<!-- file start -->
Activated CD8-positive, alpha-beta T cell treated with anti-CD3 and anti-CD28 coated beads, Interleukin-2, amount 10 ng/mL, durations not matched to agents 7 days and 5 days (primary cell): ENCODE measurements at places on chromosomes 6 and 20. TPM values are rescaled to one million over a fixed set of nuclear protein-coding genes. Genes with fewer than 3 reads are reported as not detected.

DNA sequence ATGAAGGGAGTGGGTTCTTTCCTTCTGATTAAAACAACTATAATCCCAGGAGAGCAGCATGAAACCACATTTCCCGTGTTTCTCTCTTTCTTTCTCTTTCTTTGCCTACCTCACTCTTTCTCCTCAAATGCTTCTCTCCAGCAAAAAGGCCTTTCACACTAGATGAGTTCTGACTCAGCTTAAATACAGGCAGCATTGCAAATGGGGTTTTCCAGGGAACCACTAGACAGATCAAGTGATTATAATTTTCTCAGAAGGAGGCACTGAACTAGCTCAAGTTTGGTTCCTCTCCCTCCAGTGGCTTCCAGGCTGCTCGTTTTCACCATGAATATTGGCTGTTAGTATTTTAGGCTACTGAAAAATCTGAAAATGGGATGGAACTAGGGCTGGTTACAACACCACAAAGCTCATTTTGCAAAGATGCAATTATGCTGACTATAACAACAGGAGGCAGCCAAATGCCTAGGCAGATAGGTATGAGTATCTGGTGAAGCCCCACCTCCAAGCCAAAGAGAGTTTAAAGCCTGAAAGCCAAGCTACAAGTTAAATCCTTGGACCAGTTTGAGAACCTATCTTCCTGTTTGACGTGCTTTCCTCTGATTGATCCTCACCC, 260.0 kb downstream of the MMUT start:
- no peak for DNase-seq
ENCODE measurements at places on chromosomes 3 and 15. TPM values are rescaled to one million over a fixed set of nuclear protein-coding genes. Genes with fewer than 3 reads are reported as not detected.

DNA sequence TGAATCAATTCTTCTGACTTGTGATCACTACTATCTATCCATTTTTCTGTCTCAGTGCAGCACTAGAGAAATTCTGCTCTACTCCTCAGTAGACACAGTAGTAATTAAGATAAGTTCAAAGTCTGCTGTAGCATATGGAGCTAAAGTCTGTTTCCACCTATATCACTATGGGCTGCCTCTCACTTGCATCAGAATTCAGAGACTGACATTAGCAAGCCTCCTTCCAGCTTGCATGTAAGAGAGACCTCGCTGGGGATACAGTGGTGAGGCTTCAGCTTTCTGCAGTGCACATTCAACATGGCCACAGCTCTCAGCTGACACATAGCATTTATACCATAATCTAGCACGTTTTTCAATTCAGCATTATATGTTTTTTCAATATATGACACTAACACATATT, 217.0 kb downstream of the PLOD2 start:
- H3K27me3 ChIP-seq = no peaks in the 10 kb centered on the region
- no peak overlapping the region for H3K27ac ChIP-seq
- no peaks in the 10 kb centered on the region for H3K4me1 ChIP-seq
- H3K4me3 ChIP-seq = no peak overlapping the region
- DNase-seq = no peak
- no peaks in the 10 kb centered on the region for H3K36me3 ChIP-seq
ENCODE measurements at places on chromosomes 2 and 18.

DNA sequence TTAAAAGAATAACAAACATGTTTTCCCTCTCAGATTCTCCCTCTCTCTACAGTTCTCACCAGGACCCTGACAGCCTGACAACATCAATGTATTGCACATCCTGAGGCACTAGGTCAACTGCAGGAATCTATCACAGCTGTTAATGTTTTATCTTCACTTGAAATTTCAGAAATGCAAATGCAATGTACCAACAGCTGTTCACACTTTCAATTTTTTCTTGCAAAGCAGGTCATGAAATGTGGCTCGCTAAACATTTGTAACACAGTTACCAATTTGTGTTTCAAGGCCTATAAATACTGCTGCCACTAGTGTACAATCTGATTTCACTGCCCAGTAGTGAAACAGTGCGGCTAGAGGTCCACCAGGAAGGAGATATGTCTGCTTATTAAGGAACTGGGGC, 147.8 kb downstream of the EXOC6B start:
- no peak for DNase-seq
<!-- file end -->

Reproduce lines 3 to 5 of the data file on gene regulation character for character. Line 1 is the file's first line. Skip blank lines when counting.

- no peak for DNase-seq
ENCODE measurements at places on chromosomes 3 and 15. TPM values are rescaled to one million over a fixed set of nuclear protein-coding genes. Genes with fewer than 3 reads are reported as not detected.

DNA sequence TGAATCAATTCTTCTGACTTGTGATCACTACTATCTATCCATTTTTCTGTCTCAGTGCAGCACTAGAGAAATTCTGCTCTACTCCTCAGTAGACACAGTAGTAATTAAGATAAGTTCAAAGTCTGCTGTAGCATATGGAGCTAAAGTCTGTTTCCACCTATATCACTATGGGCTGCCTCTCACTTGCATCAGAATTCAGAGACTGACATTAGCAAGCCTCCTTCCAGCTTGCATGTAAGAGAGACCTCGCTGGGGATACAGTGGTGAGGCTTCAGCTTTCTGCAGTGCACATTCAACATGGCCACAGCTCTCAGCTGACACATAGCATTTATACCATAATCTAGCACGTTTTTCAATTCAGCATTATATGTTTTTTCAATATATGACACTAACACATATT, 217.0 kb downstream of the PLOD2 start: